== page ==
Dr. Stephen Flynn at the 2018 ARTBA National Convention

By Mark Holan, editorial director, ARTBA

Rebuilding America’s infrastructure should be “a national, societal imperative,” resiliency expert Dr. Stephen Flynn Oct. 1 told attendees at ARTBA’s National Convention in New York City.

“This has to be a core value, almost a moral responsibility,” said Flynn, one of the world’s leading experts on critical infrastructure and supply chain security and resilience. “We’ve inherited our grandparents’ mansion, but we refuse to do the upkeep. That’s disgraceful.”

He urged contractors and other infrastructure-related firms to explore new federal “opportunity zones,” which provide preferential tax treatment in exchange for development investment. Opportunity zones were part of the federal tax overhaul signed into law last December by President Trump. There are more than 8,700 opportunity zone across the country. (Here’s an FAQ from the IRS.)

Flynn, founding director of the Global Resilience Institute at Northeastern University, noted that while many people worry that there are more disasters, which are more destructive, the larger consideration is how “hyper-connected” the world has become.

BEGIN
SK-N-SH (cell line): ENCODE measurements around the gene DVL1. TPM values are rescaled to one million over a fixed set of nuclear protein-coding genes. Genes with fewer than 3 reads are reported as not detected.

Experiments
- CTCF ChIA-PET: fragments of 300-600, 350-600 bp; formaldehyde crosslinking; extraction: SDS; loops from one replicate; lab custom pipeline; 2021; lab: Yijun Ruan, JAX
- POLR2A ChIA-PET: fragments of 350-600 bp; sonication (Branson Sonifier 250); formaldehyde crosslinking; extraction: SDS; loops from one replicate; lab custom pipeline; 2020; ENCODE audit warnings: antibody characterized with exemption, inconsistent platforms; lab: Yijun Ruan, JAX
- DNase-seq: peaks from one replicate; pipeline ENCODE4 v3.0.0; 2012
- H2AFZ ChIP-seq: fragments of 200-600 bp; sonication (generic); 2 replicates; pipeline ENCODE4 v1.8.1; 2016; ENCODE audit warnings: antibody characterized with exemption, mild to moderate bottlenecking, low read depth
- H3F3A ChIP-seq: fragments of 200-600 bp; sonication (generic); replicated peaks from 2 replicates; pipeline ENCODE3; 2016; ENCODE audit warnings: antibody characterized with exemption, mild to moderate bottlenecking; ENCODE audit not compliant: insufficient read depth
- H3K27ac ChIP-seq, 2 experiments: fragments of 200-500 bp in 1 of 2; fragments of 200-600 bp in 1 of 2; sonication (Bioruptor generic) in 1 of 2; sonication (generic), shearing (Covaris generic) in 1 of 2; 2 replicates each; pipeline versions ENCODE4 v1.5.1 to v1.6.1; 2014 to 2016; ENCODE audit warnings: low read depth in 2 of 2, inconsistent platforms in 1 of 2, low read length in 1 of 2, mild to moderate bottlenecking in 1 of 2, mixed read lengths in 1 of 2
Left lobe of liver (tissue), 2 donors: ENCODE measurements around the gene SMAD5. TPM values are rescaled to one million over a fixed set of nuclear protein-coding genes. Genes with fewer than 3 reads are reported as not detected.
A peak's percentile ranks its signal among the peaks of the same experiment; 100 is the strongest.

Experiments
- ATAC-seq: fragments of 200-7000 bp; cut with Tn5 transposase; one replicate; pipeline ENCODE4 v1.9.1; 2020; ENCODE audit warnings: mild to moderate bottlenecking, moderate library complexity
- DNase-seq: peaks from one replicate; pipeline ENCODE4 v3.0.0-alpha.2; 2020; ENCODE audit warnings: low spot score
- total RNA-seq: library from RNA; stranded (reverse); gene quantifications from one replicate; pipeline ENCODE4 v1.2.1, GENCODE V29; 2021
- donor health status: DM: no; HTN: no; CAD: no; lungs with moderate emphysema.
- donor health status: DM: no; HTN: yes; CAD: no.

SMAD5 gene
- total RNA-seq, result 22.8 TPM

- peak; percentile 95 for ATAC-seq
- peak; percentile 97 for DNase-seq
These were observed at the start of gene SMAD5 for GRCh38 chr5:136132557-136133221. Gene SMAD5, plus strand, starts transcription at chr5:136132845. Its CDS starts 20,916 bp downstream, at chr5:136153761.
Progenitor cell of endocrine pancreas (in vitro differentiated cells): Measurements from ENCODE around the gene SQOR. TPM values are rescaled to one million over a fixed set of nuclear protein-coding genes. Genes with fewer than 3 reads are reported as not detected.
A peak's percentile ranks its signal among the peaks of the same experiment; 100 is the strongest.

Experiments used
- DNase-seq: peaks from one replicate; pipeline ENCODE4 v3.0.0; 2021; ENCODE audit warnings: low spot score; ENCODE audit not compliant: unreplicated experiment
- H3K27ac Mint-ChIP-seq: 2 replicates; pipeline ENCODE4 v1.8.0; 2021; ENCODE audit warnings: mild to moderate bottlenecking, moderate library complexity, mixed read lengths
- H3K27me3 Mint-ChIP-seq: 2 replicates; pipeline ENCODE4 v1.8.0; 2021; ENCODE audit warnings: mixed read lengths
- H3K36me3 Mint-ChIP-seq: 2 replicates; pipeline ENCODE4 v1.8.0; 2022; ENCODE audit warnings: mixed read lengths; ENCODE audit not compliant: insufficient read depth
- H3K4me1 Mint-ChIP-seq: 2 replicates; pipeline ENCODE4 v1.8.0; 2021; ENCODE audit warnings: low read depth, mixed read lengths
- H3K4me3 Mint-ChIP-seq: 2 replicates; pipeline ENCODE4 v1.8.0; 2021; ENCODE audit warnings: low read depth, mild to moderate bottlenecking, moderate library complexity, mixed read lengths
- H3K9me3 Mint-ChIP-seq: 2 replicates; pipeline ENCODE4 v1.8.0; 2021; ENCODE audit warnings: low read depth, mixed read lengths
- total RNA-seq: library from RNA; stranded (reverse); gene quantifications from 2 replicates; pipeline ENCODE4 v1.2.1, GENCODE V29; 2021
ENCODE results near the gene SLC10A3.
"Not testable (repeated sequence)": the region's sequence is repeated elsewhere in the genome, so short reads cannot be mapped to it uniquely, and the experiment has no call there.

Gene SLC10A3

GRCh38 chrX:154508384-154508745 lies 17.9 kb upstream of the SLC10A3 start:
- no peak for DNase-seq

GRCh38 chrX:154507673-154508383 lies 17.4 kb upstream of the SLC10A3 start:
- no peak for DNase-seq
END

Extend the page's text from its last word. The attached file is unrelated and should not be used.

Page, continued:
“Nothing is in isolation anymore,” he said, comparing the 1900 Galveston hurricane to more recent storms and the Sept. 11 terror attacks. “Cascading infrastructure failures lead to higher costs, more consequences, and greater risks.”

Flynn outlined five barriers that keep communities from building resilient infrastructure:

  • risk illiteracy;
  • inadequate design;
  • pervasive economic disincentives;
  • inadequate government frameworks; and
  • lack of adequate training.

Communities that build more resilient infrastructure will have a competitive advantage over others, Flynn said.

“It’s not just nice to have,” he said. “If you are in a place that can’t cope when something goes wrong, those who can move away, will move away.”